gritty sea winds would blow across the sandy plain causing much discomfort.
There were no stands of trees to act as wind breaks; the only vegetation was
low scrub. Also there were no structures nearby that would act as shelters
except the Banning-built warehouse on his wharf a mile away. Troop morale
was low when Lt. Col. Harvey Lee U.S.V. took command on October 7, 1862. Lee
inspected the camp, then fired off an angry letter to the Camp’s namesake
He complained about the conditions
of the camp and the unsuitability of the accommodations there. He concluded
“...that I will find it difficult to keep this command in proper discipline
unless quarters are built or a more comfortable location selected.”
Rather than relocate Drum, the
Army saved it by responding with a large construction program. Lumber was
shipped from the east coast around Cape Horn, South America. The cost of
construction has been estimated at a million dollars, quite an expenditure
for its day. However, there was a war on and money was the least of the
Government’s concerns. After six months an Army barracks, complete with a
hospital, stables and corrals, even a guardhouse, all neatly surrounded by a
white picket fence, had replaced the untenable tent city. An officer, seeing
the new camp for the first time, recalled in a letter: “We were astonished
to find the barracks one of the finest we had ever seen. Some of the men in
our company, who had seen service in the East, said they never saw anything
The Camel Experiment
Camp Drum had been rescued from
closing. It now went on to become the military headquarters for Southern
California and Arizona. As the mustering point for recruits and soldiers
bound for posts in California and Arizona, it was a depot for supplies and
weapons. Its garrison fluctuated from 200 to 6,000 men during the war years.
All types of troops were stationed there including camels! In fact until
recent publicity, Drum Barracks was best known for being the California
Truth was the camels were at Drum
less than two years. The 31 beasts were originally stationed at Fort Tejon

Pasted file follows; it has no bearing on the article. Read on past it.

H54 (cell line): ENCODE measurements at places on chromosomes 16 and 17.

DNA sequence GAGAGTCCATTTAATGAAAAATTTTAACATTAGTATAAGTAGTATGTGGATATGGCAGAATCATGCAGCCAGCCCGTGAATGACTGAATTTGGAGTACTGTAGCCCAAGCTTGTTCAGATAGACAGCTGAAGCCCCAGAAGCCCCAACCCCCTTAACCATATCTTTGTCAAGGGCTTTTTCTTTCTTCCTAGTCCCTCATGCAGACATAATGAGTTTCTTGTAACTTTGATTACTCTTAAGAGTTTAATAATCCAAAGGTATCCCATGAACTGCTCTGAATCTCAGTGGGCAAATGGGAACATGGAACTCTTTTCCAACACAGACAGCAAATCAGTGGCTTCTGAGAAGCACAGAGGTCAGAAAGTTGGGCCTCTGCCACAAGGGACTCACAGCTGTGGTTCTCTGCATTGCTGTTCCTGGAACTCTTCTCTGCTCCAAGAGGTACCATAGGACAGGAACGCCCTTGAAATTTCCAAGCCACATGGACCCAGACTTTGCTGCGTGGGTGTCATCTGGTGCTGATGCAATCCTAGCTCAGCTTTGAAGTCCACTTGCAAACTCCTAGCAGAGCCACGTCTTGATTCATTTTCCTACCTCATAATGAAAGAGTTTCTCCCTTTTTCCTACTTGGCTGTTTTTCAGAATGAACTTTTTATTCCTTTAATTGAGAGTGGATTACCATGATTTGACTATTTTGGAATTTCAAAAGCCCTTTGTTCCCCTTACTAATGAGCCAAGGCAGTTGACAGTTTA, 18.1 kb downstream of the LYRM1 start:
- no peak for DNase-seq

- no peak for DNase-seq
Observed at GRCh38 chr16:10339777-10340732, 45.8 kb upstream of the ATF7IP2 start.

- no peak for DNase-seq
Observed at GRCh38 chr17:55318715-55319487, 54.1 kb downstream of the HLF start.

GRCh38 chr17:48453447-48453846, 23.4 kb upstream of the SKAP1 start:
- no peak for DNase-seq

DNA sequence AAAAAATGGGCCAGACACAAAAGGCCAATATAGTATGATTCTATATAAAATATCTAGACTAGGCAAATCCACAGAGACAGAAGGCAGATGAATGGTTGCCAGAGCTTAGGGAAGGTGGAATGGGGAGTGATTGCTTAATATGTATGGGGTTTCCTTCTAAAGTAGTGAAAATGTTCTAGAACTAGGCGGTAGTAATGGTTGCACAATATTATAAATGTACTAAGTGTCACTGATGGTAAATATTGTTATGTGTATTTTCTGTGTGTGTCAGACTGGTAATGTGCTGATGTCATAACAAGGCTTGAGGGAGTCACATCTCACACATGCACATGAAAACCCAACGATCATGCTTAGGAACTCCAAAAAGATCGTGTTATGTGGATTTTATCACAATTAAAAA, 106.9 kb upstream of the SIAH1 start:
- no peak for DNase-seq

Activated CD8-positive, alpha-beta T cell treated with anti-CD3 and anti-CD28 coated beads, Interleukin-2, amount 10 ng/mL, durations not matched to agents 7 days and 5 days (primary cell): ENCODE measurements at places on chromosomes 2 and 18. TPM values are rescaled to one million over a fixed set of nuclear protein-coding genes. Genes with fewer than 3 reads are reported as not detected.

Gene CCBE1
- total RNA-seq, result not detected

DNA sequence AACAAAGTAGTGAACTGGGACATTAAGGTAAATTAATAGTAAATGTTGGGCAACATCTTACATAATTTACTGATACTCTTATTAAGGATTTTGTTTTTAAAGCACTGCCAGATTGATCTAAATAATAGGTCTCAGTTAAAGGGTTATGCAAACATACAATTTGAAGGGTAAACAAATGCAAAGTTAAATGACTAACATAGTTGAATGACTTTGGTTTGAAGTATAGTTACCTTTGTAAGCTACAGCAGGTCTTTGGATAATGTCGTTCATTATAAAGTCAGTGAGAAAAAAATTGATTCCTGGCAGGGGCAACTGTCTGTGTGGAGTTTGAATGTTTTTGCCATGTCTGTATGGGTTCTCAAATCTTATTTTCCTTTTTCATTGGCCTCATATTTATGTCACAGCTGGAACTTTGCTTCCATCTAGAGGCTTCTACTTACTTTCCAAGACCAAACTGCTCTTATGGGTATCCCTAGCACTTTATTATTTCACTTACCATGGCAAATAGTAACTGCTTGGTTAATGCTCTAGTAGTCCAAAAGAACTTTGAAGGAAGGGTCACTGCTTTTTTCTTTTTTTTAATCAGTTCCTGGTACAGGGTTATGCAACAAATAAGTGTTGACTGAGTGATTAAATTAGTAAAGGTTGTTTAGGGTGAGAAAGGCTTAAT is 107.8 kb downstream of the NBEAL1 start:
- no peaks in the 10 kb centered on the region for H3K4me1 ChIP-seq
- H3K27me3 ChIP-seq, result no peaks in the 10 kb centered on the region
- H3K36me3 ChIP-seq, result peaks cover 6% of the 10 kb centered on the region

which guarded Tejon Pass in North Los Angeles County. When the 1st U.S.
Dragoons abandoned the fort to act as a deterrent against possible secession
in downtown Los Angeles, the camels accompanied them. At first they gathered
crowds but the novelty of the creatures soon wore out and residents of Los
Angeles began complaining of the smell, asking the military to move them
elsewhere. They came to Camp Drum in early 1862 joining the other miserable
An attempt to utilize them as a
dromedary courier line, connecting Drum with Fort Mojave and other outposts,
proved to be a failure and they were ordered sold by Secretary of War Edwin
Stanton. The Barracks’ camels were removed to Benicia Arsenal in late 1863
for public auction. The camel experiment was consigned to oblivion.
Now a permanent Army post, the Barracks were busy during 1863. That year Los
Angeles had several minor disturbances that involved Southern sympathizers.
Troops were called out to help local law enforcement. When in November of
1863, there came the announcement that a military conscription quota in
California for the Federal army was in effect, rebel supporters attempted to
lynch Los Angeles’ provost marshall to prevent him from carrying out the
order. Troops from Camp Drum quickly restored peace.
Role in History
By March of 1864, the Camp was
called Drum Barracks in military dispatches. The Barracks continued to play
a major role in Southern California history. Several Indian disruptions were
quickly quelled and, when the proclamation of new quotas for conscription
into military service was announced in April, the garrison, remembering the
riot of ‘63, was deployed in Los Angeles ready for trouble. The quota was
filled by volunteers from the northern part of the state and the crisis
Photos above include a scene from a re-enactment held
at Drum Barracks,
as well as a Gatling Gun exhibit on display.
Part of the tedium of camp life
was relieved by a furlough off the post. Los Angeles was too far a hike, so
most of the troops would go to nearby Wilmington. It wasn’t an ideal R&R
spot. A trooper described the town in a letter home: “The place consists of